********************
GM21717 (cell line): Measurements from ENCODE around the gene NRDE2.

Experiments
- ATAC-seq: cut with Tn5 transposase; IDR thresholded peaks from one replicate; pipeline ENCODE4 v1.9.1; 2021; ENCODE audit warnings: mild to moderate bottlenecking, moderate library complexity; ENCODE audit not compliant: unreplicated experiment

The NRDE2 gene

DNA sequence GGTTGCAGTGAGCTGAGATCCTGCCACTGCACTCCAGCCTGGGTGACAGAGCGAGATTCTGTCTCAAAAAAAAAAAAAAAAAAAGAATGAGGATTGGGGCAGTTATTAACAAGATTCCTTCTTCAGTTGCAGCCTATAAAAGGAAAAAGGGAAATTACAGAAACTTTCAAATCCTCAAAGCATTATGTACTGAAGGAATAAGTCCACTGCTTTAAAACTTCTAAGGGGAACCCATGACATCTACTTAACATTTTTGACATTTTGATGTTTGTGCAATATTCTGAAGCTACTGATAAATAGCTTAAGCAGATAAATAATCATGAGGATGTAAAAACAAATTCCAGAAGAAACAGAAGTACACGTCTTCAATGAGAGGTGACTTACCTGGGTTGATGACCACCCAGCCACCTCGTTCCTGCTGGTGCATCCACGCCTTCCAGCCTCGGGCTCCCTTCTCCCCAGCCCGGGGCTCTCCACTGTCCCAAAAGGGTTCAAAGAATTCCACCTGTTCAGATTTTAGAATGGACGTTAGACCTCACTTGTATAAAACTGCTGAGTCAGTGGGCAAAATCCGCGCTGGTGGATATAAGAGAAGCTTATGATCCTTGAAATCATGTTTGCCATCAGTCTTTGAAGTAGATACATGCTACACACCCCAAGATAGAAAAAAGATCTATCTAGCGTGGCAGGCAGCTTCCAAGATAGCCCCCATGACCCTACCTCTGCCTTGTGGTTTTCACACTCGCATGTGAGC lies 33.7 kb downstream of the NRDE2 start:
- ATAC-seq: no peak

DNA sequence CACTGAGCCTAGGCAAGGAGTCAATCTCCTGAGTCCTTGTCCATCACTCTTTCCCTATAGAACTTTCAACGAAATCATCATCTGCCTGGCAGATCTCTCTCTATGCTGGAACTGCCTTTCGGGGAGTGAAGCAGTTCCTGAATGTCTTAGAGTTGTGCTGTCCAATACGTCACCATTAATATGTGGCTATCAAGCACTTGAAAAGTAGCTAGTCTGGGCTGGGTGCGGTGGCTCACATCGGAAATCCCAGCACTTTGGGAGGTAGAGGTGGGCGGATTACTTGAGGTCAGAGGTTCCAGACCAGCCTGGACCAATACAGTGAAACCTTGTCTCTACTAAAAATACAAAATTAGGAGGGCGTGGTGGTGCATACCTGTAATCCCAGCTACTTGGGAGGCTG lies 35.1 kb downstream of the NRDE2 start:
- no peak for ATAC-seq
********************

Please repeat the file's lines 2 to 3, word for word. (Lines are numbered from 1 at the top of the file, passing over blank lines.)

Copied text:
Experiments
- ATAC-seq: cut with Tn5 transposase; IDR thresholded peaks from one replicate; pipeline ENCODE4 v1.9.1; 2021; ENCODE audit warnings: mild to moderate bottlenecking, moderate library complexity; ENCODE audit not compliant: unreplicated experiment